October 23, 2017

What Exactly is a Puggle?

The Puggle is a mixed breed resulting from a cross between a purebred Pug and a purebred Beagle.

Some dog enthusiasts refer to the Puggle as a “designer dog” while others maintain that it is nothing more than a mixed breed, even a mutt.

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Regardless of what the Puggle is called, it exhibits a combination of physical and personality traits from the two parent breeds.

Because genetics are so complex, it is impossible to predict exactly what the Puggle will be like. You can expect, however, your Puggle to fall somewhere between the Pug and the Beagle in terms of size, appearance, personality, and temperament.

The only way to know what your Puggle will really be like as an adult, however, is to wait for him to grow up.

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Pug

Characteristics of a Pug

The Pug is one of the most easily identifiable dog breeds, known for its diminutive size, dark facial features, and wrinkled skin. This breed is also one of the oldest
dog breeds in existence. The origins of the Pug can be traced back to ancient China where the breed was particularly valued among Chinese Emperors. The exact origins of the breed are unknown but it is known that the breed was first exported from China to Europe during the 16th century. Throughout the 16th and 17th centuries, the Pug was popular among the European aristocracy and it didn’t take long for the breed to spread to other parts of the world. The Pug arrived in the United States during the 19th century and it was recognized by the AKC in 1885. The first American breed club wasn’t formed, however, until 1931.

Any Pug owner will tell you that the popularity of the breed among European royalty is well-founded. The Pug is one of the friendliest and gentlest breeds in existence and they are deeply devoted companions. Pugs are very small dogs, generally weighing between 14 and 18 pounds, but they are full of life and energy. These little dogs pack in a great deal of charm and they do very well around strangers, children, and other dogs and pets. The Pug might not be the best choice as a jobbing partner but if you are looking for a companion who will spend every waking moment in your company, the Pug is the way to go. These dogs are very people-oriented and extremely eager to please.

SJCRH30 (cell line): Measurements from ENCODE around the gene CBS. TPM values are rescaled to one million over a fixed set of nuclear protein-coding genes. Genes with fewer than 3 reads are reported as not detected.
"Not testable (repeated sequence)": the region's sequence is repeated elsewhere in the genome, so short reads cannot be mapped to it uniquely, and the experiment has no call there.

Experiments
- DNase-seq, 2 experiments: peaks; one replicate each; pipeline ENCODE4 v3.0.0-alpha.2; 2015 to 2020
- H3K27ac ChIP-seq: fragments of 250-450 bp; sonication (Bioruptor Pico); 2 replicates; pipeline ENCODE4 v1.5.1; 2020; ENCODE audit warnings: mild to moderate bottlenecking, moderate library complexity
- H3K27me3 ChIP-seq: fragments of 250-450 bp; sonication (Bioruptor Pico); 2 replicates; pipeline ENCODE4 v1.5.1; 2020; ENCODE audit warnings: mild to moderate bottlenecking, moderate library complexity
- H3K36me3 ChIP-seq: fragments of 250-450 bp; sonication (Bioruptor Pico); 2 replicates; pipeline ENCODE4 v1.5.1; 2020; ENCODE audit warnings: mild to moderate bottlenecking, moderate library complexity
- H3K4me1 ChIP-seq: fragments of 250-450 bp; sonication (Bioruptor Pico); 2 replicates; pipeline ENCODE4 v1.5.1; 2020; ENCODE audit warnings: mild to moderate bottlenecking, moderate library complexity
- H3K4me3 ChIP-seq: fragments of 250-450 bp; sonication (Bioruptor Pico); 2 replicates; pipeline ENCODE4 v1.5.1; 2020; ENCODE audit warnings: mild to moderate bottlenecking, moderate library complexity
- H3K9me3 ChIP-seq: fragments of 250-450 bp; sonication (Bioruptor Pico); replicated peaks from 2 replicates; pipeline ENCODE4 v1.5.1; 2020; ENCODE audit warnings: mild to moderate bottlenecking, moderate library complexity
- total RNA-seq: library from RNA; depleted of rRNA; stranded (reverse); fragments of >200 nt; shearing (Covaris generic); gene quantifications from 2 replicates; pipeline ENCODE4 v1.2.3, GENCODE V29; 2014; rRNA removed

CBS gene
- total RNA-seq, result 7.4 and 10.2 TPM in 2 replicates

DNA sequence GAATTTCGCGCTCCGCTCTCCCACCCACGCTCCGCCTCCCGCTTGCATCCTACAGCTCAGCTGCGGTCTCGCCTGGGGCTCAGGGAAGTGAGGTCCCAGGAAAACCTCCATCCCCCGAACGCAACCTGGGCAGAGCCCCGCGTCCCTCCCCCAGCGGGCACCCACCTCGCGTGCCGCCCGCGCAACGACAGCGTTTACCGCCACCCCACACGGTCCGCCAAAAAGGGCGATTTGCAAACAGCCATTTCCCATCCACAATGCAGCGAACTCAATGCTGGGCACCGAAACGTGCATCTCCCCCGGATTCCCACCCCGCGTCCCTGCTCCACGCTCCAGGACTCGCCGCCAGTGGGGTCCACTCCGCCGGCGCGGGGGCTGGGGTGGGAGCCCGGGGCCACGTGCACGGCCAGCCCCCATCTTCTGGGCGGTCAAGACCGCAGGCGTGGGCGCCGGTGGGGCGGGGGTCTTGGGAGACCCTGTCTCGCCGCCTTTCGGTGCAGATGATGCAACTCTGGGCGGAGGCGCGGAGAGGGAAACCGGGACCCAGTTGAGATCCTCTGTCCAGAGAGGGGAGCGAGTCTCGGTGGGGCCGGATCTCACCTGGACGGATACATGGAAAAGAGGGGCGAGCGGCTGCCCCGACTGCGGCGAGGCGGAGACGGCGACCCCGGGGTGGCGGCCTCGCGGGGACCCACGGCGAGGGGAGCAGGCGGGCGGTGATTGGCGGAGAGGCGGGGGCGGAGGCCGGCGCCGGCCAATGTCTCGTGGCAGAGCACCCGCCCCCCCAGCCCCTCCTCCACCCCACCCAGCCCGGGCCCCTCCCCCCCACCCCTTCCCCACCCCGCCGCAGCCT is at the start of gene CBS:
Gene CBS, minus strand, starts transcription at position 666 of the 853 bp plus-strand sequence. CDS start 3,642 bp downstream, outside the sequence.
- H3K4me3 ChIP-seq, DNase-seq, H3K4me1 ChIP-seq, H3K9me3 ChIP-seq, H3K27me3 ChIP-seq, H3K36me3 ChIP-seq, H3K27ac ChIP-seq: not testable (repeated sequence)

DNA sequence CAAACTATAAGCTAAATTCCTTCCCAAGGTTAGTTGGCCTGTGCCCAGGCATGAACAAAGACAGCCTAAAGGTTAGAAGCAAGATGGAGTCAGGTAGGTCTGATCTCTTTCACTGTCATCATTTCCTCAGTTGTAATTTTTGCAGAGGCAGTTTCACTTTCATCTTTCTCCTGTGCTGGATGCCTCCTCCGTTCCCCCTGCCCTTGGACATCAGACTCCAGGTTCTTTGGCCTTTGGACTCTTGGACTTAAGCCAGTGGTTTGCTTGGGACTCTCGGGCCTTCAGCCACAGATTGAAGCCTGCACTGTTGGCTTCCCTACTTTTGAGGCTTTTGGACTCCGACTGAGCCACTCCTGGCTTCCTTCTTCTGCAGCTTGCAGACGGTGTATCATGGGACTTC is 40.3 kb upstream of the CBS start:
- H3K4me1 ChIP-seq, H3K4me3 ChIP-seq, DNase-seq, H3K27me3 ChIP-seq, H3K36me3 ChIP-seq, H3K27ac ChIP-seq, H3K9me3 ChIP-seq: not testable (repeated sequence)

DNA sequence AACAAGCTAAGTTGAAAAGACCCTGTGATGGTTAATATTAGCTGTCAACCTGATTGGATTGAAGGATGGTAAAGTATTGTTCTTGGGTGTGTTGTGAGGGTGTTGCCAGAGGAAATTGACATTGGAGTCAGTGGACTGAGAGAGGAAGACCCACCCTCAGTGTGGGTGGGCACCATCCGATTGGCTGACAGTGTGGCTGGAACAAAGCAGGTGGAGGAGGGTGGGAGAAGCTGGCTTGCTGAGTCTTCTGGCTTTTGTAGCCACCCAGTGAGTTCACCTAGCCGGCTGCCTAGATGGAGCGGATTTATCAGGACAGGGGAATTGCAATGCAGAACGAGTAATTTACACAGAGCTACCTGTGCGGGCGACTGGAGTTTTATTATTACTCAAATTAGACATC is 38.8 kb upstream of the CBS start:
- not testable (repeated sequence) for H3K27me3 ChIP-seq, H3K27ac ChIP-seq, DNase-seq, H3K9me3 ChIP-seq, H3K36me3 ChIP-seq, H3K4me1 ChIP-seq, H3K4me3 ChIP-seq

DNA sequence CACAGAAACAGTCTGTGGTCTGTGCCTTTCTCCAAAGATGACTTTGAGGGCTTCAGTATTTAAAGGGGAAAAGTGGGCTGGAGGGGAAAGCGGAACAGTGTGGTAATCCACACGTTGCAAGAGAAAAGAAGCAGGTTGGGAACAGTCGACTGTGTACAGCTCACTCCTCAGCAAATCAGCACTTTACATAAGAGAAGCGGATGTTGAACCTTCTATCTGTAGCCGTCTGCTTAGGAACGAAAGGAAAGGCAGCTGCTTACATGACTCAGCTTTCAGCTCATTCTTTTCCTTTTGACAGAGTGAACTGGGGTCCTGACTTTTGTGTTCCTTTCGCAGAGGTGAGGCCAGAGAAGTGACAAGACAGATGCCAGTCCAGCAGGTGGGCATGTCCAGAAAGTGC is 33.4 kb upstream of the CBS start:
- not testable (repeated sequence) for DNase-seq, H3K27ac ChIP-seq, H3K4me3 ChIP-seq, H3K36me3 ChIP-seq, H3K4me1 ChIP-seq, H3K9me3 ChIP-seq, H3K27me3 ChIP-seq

The Pug has a very small, compact body but it has very well-developed musculature. These dogs have smooth, glossy coats in various shades of fawn, apricot, silver, or black. Most Pugs have clearly defined, dark-colored facial markings on the eyes, muzzle, and ears with big brown eyes and button ears. The Pug’s skin is very loose and wrinkled on the face and neck while the tail is carried curled up over the hip. The short length of the Pug’s coat lends itself to low maintenance, though regular brushing and grooming is still recommended to keep it in good condition. Pugs do have double coats so they can withstand cooler weather, though their shortened faces makes them intolerant of heat and heavy exercise.

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Pugs have a fairly long average lifespan between 12 and 14 years which suggests that it is a fairly healthy breed. Unfortunately, the Pug is prone to a wide variety of health problems, many of which are related to its size and structure. The Pug is one of many breeds that is prone to brachycephalic syndrome – this is characterized by short, pushed-in facial structure accompanied by pinched nostrils and an elongated soft palate. This condition renders the Pug intolerant of extreme heat and over-exercise – these problems can be compounded if the Pug is overweight or obese. Other health problems to which the Pug may be prone include Pug Dog Encephalitis (PDE), Legg-Calve-Perthes disease, patellar luxation, hip dysplasia, and dental problems. Pugs are also particularly prone to eye injuries and other eye problems.

Characteristics of a Beagle